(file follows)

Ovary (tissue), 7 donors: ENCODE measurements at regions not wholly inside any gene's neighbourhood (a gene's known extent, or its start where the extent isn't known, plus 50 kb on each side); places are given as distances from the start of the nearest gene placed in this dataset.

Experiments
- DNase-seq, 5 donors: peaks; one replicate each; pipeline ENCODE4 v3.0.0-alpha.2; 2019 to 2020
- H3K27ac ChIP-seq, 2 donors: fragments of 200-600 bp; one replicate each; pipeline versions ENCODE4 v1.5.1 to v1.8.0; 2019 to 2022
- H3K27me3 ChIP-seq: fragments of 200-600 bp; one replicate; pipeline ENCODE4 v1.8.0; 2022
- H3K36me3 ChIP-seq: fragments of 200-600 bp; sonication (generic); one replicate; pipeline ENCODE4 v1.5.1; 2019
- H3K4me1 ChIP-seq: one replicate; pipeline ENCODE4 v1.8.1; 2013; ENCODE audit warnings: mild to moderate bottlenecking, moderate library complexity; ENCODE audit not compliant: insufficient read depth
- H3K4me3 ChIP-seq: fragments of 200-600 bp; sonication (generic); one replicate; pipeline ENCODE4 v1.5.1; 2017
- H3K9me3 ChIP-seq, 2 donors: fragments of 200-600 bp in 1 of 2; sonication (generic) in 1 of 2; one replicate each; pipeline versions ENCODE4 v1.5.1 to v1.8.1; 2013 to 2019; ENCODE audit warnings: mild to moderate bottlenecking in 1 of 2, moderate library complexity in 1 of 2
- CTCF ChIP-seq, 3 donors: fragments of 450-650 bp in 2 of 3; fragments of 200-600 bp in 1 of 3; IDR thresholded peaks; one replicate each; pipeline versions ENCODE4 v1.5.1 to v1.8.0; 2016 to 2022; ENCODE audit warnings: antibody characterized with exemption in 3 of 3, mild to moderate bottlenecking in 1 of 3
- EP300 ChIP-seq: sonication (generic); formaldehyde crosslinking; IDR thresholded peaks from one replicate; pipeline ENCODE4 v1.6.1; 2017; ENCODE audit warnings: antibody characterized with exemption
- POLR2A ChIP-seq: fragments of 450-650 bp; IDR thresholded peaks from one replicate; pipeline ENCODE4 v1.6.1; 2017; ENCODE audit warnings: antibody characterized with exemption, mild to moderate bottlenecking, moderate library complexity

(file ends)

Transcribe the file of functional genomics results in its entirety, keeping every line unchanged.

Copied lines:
Ovary (tissue), 7 donors: ENCODE measurements at regions not wholly inside any gene's neighbourhood (a gene's known extent, or its start where the extent isn't known, plus 50 kb on each side); places are given as distances from the start of the nearest gene placed in this dataset.

Experiments
- DNase-seq, 5 donors: peaks; one replicate each; pipeline ENCODE4 v3.0.0-alpha.2; 2019 to 2020
- H3K27ac ChIP-seq, 2 donors: fragments of 200-600 bp; one replicate each; pipeline versions ENCODE4 v1.5.1 to v1.8.0; 2019 to 2022
- H3K27me3 ChIP-seq: fragments of 200-600 bp; one replicate; pipeline ENCODE4 v1.8.0; 2022
- H3K36me3 ChIP-seq: fragments of 200-600 bp; sonication (generic); one replicate; pipeline ENCODE4 v1.5.1; 2019
- H3K4me1 ChIP-seq: one replicate; pipeline ENCODE4 v1.8.1; 2013; ENCODE audit warnings: mild to moderate bottlenecking, moderate library complexity; ENCODE audit not compliant: insufficient read depth
- H3K4me3 ChIP-seq: fragments of 200-600 bp; sonication (generic); one replicate; pipeline ENCODE4 v1.5.1; 2017
- H3K9me3 ChIP-seq, 2 donors: fragments of 200-600 bp in 1 of 2; sonication (generic) in 1 of 2; one replicate each; pipeline versions ENCODE4 v1.5.1 to v1.8.1; 2013 to 2019; ENCODE audit warnings: mild to moderate bottlenecking in 1 of 2, moderate library complexity in 1 of 2
- CTCF ChIP-seq, 3 donors: fragments of 450-650 bp in 2 of 3; fragments of 200-600 bp in 1 of 3; IDR thresholded peaks; one replicate each; pipeline versions ENCODE4 v1.5.1 to v1.8.0; 2016 to 2022; ENCODE audit warnings: antibody characterized with exemption in 3 of 3, mild to moderate bottlenecking in 1 of 3
- EP300 ChIP-seq: sonication (generic); formaldehyde crosslinking; IDR thresholded peaks from one replicate; pipeline ENCODE4 v1.6.1; 2017; ENCODE audit warnings: antibody characterized with exemption
- POLR2A ChIP-seq: fragments of 450-650 bp; IDR thresholded peaks from one replicate; pipeline ENCODE4 v1.6.1; 2017; ENCODE audit warnings: antibody characterized with exemption, mild to moderate bottlenecking, moderate library complexity